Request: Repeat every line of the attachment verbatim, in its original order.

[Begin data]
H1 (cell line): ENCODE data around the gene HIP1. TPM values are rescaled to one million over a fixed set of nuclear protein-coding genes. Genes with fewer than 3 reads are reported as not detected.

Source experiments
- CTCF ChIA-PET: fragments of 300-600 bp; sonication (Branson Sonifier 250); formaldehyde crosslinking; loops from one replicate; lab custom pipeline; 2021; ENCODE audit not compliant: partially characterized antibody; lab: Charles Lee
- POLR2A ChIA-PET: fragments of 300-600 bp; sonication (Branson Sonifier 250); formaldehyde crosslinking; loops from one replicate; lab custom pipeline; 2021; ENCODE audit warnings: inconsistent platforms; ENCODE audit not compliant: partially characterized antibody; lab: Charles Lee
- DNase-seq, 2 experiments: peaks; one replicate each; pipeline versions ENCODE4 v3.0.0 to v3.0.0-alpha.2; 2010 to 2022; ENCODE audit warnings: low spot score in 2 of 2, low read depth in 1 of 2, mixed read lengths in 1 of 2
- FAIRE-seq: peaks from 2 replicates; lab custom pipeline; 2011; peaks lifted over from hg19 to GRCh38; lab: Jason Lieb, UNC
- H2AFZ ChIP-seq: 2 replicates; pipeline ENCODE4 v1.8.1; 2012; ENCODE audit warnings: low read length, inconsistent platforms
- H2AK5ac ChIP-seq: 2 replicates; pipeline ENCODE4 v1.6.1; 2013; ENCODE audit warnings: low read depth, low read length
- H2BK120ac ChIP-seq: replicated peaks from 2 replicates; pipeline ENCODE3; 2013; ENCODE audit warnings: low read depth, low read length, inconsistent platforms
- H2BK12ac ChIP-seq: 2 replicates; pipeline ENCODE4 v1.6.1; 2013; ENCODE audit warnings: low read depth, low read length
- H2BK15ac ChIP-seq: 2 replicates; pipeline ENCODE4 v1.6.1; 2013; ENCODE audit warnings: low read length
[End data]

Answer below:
H1 (cell line): ENCODE data around the gene HIP1. TPM values are rescaled to one million over a fixed set of nuclear protein-coding genes. Genes with fewer than 3 reads are reported as not detected.

Source experiments
- CTCF ChIA-PET: fragments of 300-600 bp; sonication (Branson Sonifier 250); formaldehyde crosslinking; loops from one replicate; lab custom pipeline; 2021; ENCODE audit not compliant: partially characterized antibody; lab: Charles Lee
- POLR2A ChIA-PET: fragments of 300-600 bp; sonication (Branson Sonifier 250); formaldehyde crosslinking; loops from one replicate; lab custom pipeline; 2021; ENCODE audit warnings: inconsistent platforms; ENCODE audit not compliant: partially characterized antibody; lab: Charles Lee
- DNase-seq, 2 experiments: peaks; one replicate each; pipeline versions ENCODE4 v3.0.0 to v3.0.0-alpha.2; 2010 to 2022; ENCODE audit warnings: low spot score in 2 of 2, low read depth in 1 of 2, mixed read lengths in 1 of 2
- FAIRE-seq: peaks from 2 replicates; lab custom pipeline; 2011; peaks lifted over from hg19 to GRCh38; lab: Jason Lieb, UNC
- H2AFZ ChIP-seq: 2 replicates; pipeline ENCODE4 v1.8.1; 2012; ENCODE audit warnings: low read length, inconsistent platforms
- H2AK5ac ChIP-seq: 2 replicates; pipeline ENCODE4 v1.6.1; 2013; ENCODE audit warnings: low read depth, low read length
- H2BK120ac ChIP-seq: replicated peaks from 2 replicates; pipeline ENCODE3; 2013; ENCODE audit warnings: low read depth, low read length, inconsistent platforms
- H2BK12ac ChIP-seq: 2 replicates; pipeline ENCODE4 v1.6.1; 2013; ENCODE audit warnings: low read depth, low read length
- H2BK15ac ChIP-seq: 2 replicates; pipeline ENCODE4 v1.6.1; 2013; ENCODE audit warnings: low read length